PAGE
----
RICHMOND, Calif. - Entering countdown mode, elections officials are thrilled that voter registration and early turnout are breaking records.
"In Contra Costa, the mood is festive and we're seeing a lot of smiles," said Contra Costa County Clerk-Recorder-Registrar Debi Cooper.
Monday evening, Cooper was surveying activity at the Civic Auditorium in Richmond, one of 17 early voting sites across the county.
A line in the lobby moved steadily toward voting booths, while other voters opted to drop their ballot in a box, or hand it directly from their car to a staffer at the curbside.
"I want to vote, no matter who was running I'd definitely vote," said a teenager named Kenia, voting for the first time.
"Especially because my parents were immigrants, I think my voice needs to be heard."
Another voter said she never misses any election, big or small.
"I hope everybody comes out to do their civic duty," said Janice Grant, "because if you're not part of the solution, you're part of the problem and this is one way to be part of the solution."
Tuesday night at 8 p.m., the registrar's office will be poised to start tallying.
Over the weekend, what Cooper calls an "extraction event" was held to slice open ballot envelopes, examine, and scan stacks of ballots already submitted by mail, drop-box, drive-by or in-person voting.
About 140 people worked to ready the ballots.
"I think we've received about 420,000 ballots so those will all be included in the initial count," said Cooper.
"It should be the largest initial count we've ever been able to post on election night."
And those first numbers should pop up just a few minutes past 8 pm Tuesday.
"I have a lot of ancestors who couldn't vote, so I take this as a privilege," said Donell Jones, striding up to the outdoor drop-box to cast his ballot.
"I voted for my children, I voted for my church, for my community, and I voted for you, all of you, and me as well."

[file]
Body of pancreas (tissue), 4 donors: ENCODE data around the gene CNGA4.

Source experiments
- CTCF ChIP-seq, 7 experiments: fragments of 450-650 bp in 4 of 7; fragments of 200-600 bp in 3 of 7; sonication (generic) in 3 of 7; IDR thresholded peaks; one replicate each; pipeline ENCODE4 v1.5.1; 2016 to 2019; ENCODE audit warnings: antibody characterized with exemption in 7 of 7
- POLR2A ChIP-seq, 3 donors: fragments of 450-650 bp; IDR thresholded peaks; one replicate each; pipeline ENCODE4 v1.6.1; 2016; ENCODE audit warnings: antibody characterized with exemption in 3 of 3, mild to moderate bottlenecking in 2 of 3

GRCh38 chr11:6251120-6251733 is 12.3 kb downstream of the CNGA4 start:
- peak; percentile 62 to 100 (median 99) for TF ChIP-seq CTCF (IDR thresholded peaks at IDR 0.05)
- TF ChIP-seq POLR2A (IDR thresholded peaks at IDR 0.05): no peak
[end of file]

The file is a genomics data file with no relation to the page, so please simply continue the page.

Three in four Contra Costa voters already opt for vote-by-mail, but poll workers have noticed some are choosing to mark their ballot at the booth, or at least hand it off where staff are present.
Voters say they feel more confident doing so, and the experience becomes more communal.
"All of the county's lock ballot boxes are secure, they're safe, they haven't been tampered with," said Contra Costa County Supervisor John Gioia, who also arrived to vote in Richmond on election-eve.
"Our county population is 1.1 million people and for the first time in our history we've gone over 700,000 registered voters, we're at about 703,000."
Gioia is thrilled at breaking registration records.
As for the possibility of a disputed presidential outcome?
"There's obviously a lot of tension and angst around this election, but we haven't heard anything specific about civil unrest, and we don't have that history here."
As elections staff, seasonal workers and volunteers gear up for their big night, Cooper admits there's a lot of adrenaline.
"Yes we are kind of election geeks but it's exciting, and all about our civic contribution," she smiled.
"We make a difference and I'm so proud of everyone who works here."